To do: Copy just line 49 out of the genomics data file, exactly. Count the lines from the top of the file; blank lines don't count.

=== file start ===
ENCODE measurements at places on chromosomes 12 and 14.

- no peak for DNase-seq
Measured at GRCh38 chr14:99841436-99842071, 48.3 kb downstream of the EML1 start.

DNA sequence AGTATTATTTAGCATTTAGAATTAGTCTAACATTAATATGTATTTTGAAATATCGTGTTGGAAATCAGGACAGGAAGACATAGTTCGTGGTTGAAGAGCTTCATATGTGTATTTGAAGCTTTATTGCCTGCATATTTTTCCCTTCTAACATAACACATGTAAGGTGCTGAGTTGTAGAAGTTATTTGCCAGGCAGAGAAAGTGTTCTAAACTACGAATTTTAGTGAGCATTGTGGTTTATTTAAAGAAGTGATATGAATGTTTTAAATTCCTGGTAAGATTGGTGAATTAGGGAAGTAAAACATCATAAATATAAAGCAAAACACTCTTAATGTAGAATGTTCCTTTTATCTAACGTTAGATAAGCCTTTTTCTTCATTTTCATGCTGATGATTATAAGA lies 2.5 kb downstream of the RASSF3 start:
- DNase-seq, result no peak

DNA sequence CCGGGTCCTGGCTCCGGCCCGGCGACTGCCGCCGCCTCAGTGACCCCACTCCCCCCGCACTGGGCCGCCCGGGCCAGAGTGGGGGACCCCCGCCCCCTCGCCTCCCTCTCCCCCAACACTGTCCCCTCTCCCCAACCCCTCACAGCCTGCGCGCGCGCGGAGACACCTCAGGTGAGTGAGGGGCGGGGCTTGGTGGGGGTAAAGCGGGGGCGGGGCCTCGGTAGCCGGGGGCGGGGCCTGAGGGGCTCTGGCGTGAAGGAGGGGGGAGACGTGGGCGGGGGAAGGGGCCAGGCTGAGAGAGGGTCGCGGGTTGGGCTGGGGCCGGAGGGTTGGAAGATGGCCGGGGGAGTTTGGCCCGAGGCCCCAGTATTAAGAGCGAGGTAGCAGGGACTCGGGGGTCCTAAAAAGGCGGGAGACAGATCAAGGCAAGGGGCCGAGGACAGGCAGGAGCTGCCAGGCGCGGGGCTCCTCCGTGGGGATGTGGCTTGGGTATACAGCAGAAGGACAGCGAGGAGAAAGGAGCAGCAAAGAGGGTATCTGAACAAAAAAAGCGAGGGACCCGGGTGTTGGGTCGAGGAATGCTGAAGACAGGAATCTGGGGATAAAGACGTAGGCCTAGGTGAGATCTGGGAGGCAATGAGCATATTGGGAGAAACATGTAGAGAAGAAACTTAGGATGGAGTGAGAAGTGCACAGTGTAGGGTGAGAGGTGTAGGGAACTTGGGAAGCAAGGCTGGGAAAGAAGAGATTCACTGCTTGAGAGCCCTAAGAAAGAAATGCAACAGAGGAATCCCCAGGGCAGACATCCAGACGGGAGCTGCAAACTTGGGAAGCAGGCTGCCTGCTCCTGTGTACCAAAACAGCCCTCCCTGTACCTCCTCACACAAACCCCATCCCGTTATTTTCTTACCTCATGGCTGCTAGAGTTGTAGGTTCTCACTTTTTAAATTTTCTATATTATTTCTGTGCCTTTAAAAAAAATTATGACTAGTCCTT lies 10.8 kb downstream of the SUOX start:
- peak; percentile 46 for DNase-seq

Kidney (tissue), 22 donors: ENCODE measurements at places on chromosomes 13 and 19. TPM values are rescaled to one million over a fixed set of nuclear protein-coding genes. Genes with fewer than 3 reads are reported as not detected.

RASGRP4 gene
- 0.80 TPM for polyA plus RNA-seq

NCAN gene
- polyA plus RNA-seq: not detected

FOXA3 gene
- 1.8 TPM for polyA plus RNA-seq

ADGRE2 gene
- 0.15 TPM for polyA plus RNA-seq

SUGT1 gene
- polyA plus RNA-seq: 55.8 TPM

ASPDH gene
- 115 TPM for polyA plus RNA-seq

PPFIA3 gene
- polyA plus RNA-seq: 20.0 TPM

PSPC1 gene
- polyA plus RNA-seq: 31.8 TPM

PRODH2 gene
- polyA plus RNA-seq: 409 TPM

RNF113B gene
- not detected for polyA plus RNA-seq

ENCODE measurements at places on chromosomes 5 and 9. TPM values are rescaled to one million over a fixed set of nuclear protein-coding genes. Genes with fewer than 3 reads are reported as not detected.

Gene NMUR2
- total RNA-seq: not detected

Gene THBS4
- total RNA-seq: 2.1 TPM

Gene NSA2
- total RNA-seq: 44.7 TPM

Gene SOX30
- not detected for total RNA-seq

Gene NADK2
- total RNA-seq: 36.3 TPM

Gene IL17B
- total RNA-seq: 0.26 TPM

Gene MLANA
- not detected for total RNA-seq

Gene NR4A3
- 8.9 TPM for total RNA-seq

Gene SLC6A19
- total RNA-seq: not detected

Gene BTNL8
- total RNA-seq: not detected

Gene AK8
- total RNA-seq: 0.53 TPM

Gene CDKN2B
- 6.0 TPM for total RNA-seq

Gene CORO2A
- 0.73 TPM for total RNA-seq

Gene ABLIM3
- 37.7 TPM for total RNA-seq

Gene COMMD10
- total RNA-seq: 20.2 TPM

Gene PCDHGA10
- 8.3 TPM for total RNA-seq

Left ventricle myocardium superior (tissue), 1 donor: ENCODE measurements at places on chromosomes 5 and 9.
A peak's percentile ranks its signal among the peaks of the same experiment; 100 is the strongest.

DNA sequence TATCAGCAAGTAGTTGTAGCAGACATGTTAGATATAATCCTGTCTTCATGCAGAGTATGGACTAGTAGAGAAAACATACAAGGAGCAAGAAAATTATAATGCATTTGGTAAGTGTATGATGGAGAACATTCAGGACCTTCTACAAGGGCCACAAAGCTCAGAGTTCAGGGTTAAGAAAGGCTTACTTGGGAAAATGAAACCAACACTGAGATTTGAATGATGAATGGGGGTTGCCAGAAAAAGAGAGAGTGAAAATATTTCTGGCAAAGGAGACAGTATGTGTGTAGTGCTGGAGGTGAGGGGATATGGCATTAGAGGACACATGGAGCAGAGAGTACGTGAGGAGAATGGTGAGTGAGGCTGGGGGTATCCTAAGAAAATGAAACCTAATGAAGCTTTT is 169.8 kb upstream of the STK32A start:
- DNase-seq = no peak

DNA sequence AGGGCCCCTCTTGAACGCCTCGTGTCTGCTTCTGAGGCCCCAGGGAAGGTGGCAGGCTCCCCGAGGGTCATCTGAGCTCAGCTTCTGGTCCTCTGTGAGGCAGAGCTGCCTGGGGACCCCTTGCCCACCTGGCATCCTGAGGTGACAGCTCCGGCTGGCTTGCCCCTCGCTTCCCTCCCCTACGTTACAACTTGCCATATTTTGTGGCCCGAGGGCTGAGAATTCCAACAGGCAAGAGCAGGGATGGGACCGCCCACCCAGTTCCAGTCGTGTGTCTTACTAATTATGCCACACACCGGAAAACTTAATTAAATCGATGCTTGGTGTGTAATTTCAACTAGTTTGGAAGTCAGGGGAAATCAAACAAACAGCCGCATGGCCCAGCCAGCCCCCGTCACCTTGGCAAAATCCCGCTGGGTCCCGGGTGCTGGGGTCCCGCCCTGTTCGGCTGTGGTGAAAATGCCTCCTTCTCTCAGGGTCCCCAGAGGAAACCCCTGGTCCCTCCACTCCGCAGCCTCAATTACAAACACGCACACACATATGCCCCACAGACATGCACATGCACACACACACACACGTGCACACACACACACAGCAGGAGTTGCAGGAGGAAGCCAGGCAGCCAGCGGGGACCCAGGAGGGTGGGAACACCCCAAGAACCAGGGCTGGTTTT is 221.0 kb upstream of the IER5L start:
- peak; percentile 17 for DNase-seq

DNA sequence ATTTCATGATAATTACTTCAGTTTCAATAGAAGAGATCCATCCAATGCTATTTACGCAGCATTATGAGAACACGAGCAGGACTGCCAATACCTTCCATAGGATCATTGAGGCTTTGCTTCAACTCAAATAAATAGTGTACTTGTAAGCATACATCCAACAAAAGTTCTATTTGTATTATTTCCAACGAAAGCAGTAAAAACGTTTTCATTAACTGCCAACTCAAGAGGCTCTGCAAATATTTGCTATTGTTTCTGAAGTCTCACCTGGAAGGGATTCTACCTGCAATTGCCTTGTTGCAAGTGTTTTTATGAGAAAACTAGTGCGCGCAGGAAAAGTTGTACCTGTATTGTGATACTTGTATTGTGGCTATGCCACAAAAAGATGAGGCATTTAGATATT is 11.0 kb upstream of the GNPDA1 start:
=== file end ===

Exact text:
- total RNA-seq: not detected